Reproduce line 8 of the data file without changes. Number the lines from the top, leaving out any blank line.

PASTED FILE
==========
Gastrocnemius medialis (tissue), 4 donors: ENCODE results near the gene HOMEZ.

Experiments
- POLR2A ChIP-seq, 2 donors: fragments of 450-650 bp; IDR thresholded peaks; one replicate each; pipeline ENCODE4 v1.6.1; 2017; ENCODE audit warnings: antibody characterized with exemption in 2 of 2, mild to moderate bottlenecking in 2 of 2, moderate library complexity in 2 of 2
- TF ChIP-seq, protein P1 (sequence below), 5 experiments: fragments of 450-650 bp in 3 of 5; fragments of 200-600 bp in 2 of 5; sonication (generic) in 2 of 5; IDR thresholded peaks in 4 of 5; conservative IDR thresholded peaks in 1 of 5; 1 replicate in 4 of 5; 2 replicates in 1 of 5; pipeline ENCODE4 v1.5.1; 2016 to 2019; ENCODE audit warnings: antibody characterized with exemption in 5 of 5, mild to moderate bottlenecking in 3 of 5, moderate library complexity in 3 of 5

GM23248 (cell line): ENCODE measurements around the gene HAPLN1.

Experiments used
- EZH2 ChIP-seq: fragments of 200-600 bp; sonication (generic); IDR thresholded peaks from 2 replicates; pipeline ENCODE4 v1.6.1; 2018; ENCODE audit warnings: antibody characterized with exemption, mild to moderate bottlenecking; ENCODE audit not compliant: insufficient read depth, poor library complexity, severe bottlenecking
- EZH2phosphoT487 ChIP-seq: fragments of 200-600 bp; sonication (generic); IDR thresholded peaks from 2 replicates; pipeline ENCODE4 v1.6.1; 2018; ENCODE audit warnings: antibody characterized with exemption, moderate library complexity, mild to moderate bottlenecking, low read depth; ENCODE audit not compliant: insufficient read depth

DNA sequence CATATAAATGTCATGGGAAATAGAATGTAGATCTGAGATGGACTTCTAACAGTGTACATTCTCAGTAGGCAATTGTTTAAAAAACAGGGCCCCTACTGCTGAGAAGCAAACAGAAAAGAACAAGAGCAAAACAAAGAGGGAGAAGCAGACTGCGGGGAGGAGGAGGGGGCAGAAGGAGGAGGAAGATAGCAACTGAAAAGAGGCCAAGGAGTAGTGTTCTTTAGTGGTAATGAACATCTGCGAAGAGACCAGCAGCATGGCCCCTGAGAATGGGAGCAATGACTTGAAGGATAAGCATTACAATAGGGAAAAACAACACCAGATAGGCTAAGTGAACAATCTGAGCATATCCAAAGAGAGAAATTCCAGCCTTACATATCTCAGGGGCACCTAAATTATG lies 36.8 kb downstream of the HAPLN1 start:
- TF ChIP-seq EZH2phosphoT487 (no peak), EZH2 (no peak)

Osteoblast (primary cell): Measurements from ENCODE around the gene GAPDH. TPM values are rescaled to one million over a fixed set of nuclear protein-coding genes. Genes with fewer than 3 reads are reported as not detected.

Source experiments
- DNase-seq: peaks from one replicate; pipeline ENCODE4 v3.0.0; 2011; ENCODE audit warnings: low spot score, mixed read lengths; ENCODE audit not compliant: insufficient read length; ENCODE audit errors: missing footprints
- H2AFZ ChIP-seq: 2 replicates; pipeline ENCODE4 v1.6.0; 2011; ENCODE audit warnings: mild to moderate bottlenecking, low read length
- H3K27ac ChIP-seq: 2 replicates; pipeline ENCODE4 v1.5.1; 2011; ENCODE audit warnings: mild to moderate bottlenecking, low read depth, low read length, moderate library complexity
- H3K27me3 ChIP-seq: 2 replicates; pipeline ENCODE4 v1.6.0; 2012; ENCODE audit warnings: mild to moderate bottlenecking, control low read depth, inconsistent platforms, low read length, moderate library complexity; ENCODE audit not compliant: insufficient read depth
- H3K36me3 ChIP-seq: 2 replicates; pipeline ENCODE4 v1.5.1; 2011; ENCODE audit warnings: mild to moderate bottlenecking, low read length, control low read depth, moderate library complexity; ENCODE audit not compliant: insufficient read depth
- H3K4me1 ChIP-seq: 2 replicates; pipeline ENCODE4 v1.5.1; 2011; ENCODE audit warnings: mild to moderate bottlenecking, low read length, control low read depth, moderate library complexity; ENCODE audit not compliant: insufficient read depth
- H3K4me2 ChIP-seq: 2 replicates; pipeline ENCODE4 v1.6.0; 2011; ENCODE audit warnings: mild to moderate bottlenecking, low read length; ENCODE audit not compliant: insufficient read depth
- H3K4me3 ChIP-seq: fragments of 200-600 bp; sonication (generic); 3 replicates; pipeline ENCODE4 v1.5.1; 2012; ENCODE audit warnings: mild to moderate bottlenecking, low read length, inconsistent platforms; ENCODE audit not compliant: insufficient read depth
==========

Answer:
- EZH2phosphoT487 ChIP-seq: fragments of 200-600 bp; sonication (generic); IDR thresholded peaks from 2 replicates; pipeline ENCODE4 v1.6.1; 2018; ENCODE audit warnings: antibody characterized with exemption, moderate library complexity, mild to moderate bottlenecking, low read depth; ENCODE audit not compliant: insufficient read depth